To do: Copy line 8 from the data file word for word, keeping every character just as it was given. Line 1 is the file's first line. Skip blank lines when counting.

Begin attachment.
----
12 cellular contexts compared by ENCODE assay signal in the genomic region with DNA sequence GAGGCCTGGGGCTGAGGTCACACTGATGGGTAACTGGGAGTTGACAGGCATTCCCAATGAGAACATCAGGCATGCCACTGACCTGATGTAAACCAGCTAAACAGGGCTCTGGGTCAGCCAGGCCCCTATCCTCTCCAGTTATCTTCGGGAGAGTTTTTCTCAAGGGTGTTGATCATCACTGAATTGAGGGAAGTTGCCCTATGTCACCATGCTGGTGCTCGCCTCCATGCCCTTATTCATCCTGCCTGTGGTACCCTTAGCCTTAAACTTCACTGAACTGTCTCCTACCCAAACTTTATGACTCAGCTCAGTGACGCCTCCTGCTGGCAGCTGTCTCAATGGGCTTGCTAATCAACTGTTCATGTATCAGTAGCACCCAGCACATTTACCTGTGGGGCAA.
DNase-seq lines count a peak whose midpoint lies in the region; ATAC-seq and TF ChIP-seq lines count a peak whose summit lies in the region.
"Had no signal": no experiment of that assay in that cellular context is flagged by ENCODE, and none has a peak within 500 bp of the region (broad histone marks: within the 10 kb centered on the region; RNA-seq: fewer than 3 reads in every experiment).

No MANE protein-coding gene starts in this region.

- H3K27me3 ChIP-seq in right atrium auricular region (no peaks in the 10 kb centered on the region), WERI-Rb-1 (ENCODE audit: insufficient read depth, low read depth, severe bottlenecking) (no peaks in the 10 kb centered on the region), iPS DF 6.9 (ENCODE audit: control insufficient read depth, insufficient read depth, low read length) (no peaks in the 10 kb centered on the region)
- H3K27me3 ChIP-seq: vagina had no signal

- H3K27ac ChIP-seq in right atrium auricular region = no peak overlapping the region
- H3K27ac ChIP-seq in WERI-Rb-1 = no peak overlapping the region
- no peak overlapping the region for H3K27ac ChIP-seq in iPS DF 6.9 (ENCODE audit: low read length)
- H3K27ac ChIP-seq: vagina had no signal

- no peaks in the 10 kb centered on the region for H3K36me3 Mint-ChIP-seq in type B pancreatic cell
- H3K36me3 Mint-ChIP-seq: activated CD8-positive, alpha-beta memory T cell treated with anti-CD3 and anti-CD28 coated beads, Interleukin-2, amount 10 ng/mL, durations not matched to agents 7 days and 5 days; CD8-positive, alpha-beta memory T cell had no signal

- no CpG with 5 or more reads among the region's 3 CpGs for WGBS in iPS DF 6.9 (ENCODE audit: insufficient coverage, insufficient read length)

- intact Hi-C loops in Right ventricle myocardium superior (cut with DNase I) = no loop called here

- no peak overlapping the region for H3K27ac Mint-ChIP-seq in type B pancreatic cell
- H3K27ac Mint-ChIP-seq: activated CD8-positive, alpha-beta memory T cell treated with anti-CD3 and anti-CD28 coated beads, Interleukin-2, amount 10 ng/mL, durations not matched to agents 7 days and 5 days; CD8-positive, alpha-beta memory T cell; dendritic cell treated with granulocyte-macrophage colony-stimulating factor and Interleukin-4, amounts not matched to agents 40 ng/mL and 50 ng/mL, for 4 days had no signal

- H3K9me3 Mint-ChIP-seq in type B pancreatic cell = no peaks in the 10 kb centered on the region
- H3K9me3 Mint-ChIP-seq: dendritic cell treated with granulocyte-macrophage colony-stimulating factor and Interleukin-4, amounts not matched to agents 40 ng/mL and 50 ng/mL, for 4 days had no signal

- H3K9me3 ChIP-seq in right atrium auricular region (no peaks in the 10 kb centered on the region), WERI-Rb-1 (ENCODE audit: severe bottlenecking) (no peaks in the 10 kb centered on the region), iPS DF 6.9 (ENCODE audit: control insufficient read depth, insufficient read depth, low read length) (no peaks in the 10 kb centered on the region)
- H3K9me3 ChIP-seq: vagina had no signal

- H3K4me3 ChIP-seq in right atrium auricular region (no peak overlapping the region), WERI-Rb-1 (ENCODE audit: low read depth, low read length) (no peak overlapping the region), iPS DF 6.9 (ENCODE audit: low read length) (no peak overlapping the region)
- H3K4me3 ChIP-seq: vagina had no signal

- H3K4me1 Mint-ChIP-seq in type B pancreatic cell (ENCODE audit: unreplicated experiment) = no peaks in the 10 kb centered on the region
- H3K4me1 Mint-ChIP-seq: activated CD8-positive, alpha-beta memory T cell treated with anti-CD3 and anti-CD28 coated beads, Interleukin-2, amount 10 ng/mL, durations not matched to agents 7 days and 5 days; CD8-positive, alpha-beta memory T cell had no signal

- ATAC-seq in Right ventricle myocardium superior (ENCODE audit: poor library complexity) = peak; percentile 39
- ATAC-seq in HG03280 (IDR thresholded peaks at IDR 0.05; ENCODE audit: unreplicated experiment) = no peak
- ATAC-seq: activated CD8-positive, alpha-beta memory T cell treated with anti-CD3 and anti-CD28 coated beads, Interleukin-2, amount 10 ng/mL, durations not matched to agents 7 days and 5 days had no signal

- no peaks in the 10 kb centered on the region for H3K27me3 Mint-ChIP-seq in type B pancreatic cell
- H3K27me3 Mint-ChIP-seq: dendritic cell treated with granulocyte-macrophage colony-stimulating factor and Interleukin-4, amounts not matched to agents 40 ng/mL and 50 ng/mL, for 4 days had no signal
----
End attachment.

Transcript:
- H3K27ac ChIP-seq in WERI-Rb-1 = no peak overlapping the region